1. Oh so saddening. “You have to be carefully taught” to hate your own mother and to feel you have to demean her and put her down. This is the antithesis of the values of egalitarian matriarchy where grown men continue to express their love and gratitude for mothers.

    My second reaction is that the kind of nit-picking argumentative one-upsmanship you describe seems quite typical of male academia and there they practice it on each other, not only on women.

    Liked by 2 people

    • Yes, Carol, it’s true what you say about the “nit-picking argumentative one-upsmanship” so prevalent in male academia, demonstrating (to me) how Gilligan’s theory–the DNA of patriarchy–made up of hierarchy and gender binary plays itself out. Men in patriarchy struggle with each other in order to come out on top (hierarchy), but there’s only room for one at the top within the system, yet they continue to struggle. A few men “get it,” (understand the futility and injustice of the system) but that doesn’t seem to turn the tide within our patriarchal system.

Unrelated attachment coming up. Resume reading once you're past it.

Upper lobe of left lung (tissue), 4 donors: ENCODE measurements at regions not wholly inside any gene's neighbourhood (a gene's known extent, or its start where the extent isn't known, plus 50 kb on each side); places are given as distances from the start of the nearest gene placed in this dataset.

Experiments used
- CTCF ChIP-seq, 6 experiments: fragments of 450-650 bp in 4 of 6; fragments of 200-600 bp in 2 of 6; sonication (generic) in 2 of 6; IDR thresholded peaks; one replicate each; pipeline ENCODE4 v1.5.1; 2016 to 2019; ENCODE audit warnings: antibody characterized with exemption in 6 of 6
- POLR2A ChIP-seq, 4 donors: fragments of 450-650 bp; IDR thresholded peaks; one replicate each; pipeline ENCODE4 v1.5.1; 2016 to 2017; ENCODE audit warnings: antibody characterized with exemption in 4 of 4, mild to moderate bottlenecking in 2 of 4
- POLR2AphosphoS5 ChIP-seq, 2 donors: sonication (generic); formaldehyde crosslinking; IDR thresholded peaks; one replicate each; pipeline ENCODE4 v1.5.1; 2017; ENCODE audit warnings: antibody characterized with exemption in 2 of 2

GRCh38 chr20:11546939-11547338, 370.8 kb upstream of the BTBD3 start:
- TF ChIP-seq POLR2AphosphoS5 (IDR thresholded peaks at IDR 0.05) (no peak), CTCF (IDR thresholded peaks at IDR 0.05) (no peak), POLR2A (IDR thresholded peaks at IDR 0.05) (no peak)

And I imagine the expression of love and gratitude from sons towards their mothers in egalitarian matriarchy rings with an authenticity that’s missing in our current culture where that expression often seems empty as it comes laden with sentimentality.

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  2. i am the mother of two sons, both in their 40s now, the eldest one joyfully and frequently maliciously “trolling” in our family over decades, sometime for no outcome that i can see except his pleasure in the act. Autism also permeates my family intergenerationally; i only found out last year at the age of 67 that i am on the Spectrum, the first in our family to get a diagnosis. i am grieving my sons both of whom openly hate me and the elder who abused his first wife. i rarely speak about this as the shame is huge, as huge as the judgmentalism i generally receive. creating feminist sons is a huge problem in our misogynist society. i am still processing the role of Autism in my family.